Earth Matters: May is American Wetlands Month

Earth Matters: May is American Wetlands Month
Oceanside Marine Nature Study Area By Jennifer Wilson Pines

By Jennifer Wilson-Pines

There are lots of negative associations with wetlands from our vocabulary (swamped, bogged down) to the image of muddy, mosquito-ridden, out-of- the-way places mainly good for discrete dumping of bodies.

There are many descriptives for this type of environment: swamp, marsh, fen, bog, slough, mire, swale. Wetlands became the preferred term in 1953 when first used in a U.S. Fish and Wildlife Service report.

Though wetlands only account for 6% of land surface in the nation, they are super productive, containing 40% of the world’s biodiversity. Wetlands are diverse and can be found on the margins of freshwater lakes, ponds, rivers and streams.

Brackish wetlands are at the point where freshwater meets salt, like where streams run into bays and harbors along our shoreline and the mangrove wetlands of the South. Saltwater wetlands directly face the ocean and absorb the brunt of tidal action.

Each kind of wetland hosts plants and animals specially evolved for that habitat and climate.

In the United State, 95% of wetlands are freshwater, unless you live along the seaside or on an island, where those numbers can be reversed locally.

Wetlands are also one of the most threatened habitats, as humans have been filling them for hundreds of years. The USFWS recently released its sixth report on the status of wetlands in the U.S. (2009-2019) and it makes depressing reading. Wetland loss increased by more than 50% since the previous study with more than 221,000 acres lost, mostly by being filled.

Another type of loss of wetland is the change from vegetated to mudflats or being drowned into ponds or lakes.

According to the USFWS, wetlands provide these environmental benefits;

  • Improve water quality – Often described as the “kidneys” of watersheds, wetlands are able to filter and trap pollutants, excess nutrients and sediment.
  • Protect against flooding and stabilize shorelines – Wetlands act as a buffer that absorbs the energy and excess water from waves and storms, reducing flood damage to inland areas. Their vegetation and root systems also help prevent erosion.
  • Recharge groundwater supply – If a wetland is connected to a groundwater system, it can help provide water when stream flows or lake levels are low. This helps maintain the water supply for drinking water and irrigation as well as for wildlife and plants.
  • Sequester carbon – Wetlands capture carbon dioxide from the atmosphere and store it in soil and plants, helping to mitigate the impacts of climate change. Peatlands, for example, cover only about 3 percent of the Earth’s surface but store approximately twice the amount of carbon than the entirety of the world’s forests.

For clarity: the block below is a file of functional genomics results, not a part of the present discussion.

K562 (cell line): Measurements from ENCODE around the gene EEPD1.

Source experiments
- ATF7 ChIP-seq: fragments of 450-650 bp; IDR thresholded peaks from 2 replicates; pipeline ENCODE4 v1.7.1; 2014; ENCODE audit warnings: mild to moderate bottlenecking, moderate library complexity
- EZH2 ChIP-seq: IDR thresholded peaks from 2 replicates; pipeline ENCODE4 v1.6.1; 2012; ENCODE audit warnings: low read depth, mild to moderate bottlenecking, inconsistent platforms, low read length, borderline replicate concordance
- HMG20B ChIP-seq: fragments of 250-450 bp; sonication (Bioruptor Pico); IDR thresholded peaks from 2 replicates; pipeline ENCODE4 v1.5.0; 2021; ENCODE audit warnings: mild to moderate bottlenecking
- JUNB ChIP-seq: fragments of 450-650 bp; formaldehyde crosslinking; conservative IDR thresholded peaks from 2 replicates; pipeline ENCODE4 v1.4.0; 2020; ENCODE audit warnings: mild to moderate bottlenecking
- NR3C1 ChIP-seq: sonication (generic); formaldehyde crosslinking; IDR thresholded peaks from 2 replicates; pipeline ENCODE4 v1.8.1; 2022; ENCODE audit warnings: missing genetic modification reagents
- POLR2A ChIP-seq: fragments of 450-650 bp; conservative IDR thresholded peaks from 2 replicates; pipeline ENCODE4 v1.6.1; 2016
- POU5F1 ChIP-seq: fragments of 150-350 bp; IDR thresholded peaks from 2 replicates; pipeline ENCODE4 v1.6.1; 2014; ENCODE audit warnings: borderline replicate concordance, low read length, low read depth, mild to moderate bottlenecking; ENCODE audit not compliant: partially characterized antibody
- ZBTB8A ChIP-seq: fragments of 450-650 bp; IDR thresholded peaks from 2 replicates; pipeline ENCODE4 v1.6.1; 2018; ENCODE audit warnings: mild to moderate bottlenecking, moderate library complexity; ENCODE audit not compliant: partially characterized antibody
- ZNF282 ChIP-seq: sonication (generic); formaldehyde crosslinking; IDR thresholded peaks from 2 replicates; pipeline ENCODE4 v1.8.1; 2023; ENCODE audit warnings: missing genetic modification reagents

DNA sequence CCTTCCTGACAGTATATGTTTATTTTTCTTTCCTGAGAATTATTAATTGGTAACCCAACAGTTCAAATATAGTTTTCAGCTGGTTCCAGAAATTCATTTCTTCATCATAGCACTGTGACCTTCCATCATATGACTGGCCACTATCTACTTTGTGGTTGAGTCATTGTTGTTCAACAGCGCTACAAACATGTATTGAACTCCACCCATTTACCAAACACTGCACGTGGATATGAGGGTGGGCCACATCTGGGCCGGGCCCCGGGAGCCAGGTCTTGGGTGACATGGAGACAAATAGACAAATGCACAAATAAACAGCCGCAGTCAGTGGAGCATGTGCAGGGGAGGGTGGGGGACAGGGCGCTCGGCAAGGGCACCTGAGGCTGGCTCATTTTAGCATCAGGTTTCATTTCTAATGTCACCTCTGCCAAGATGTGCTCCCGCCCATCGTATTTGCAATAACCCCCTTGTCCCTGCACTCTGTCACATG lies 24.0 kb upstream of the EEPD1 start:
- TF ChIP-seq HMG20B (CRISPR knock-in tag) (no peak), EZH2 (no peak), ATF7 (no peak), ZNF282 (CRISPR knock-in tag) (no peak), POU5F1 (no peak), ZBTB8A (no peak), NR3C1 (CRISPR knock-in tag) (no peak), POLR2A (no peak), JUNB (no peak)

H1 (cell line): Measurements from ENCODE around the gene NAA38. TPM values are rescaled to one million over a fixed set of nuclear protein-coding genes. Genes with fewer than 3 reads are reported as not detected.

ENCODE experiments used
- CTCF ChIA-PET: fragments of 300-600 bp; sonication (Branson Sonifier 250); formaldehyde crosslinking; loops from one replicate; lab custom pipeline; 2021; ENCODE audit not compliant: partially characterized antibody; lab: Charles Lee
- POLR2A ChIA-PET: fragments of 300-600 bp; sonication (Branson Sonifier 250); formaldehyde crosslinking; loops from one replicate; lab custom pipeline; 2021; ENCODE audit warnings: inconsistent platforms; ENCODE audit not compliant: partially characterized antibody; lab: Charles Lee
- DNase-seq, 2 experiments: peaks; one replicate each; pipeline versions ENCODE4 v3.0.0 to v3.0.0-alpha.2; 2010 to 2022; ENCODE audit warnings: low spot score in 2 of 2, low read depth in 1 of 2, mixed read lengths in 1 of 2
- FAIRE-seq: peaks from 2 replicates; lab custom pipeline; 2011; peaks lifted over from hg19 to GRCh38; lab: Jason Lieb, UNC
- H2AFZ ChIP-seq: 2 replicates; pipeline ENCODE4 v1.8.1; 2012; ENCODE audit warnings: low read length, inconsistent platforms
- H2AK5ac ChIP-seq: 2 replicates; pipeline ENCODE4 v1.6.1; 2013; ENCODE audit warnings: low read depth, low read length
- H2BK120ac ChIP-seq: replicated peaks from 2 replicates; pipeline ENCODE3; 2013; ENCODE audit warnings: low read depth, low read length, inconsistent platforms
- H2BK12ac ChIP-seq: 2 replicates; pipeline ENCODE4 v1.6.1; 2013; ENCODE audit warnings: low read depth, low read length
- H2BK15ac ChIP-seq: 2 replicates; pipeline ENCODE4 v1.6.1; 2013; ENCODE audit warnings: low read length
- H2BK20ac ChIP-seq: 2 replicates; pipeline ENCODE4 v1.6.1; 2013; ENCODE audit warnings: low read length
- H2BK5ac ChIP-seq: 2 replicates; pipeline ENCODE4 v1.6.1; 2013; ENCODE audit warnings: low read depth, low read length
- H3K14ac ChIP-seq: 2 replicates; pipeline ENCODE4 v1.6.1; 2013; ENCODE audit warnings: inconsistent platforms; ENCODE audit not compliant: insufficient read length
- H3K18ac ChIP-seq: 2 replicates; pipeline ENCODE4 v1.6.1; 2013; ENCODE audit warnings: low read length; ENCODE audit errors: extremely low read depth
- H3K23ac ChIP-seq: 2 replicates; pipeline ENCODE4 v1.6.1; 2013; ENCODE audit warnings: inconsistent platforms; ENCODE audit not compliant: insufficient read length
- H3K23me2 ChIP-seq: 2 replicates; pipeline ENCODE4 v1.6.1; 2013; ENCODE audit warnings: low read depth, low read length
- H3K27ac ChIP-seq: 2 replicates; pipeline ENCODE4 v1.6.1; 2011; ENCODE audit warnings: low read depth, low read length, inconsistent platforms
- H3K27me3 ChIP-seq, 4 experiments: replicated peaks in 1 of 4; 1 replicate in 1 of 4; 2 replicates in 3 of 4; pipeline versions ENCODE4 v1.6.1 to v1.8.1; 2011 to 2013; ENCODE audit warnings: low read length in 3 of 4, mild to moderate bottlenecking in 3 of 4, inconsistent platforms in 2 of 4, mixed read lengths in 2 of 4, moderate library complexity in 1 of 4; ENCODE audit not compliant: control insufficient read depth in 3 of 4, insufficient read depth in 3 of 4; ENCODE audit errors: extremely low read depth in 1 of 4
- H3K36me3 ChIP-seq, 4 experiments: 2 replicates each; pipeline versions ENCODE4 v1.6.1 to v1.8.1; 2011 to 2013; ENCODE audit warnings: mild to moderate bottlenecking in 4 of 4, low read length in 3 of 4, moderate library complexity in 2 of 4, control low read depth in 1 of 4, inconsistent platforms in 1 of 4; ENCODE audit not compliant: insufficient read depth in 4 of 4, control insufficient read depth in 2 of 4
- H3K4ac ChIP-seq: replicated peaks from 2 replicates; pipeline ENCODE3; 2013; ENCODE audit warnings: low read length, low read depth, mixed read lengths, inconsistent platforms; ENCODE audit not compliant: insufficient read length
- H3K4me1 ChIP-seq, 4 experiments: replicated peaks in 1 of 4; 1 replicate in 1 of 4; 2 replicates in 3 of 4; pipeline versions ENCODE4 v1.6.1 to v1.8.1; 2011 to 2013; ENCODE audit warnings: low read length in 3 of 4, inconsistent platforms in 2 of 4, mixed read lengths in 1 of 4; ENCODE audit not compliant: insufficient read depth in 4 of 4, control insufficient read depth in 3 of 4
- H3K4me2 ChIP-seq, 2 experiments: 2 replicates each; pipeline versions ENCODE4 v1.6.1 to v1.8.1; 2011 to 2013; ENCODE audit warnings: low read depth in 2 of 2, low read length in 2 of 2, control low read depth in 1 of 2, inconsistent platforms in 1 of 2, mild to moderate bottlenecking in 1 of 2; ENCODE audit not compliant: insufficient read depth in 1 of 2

• Recreation opportunities – Healthy wetlands provide myriad opportunities to connect with nature, whether through photography, fishing, wildlife watching, boating, hunting, or hiking.

Though over half of wetlands in the U.S. have been lost in the last 200 years, things did begin to turn early in the last century. Protection of wetlands began in 1934 when Congress passed the Migratory Bird Hunting Stamp Act, which started the purchase and preservation of wetlands. In 1986, the Emergency Wetland Resources Act was adopted. Portions of the Clean Water Act and the Rivers and Harbors Act also protect wetlands.

In New York, the Tidal Wetlands Act was adopted by the state in 1973. In 2017, the DEC published Tidal Wetlands Guidance Document for Living Shoreline Techniques to “encourage appropriate use of living shorelines in place of hardened approaches for erosion control, because living shorelines offer greater habitat and ecological value than hardened shorelines and revetments.”

In 1975 the New York State Legislature passed the Freshwater Wetlands Act, which covers most of the wetlands in the state. Its purpose is “declared to be the public policy of the state to preserve, protect and conserve freshwater wetlands, and the benefits derived therefrom, to prevent the despoliation and destruction of freshwater wetlands, and to regulate use and development of such wetlands to secure the natural benefits of freshwater wetland, consistent with the general welfare and beneficial economic, social, and agricultural development of the state.” In 2023 that protection was expanded to cover an additional million acres of smaller wetlands.

Despite their importance to diversity and protective functions, wetlands are still overlooked. On Long Island we are lucky to have many types of wetlands protecting our shorelines and waters. They are extra important here because of their ability to filter water both recharging our sole source aquifer and removing contaminants before they flow into the bays and Long Island Sound. They also serve as natural buffers to the tidal storm surges as well as important habitats to a huge variety of plants and animals. Wetlands are something to celebrate and protect even if you don’t want to go tromping in the mud.

Jennifer Wilson Pines

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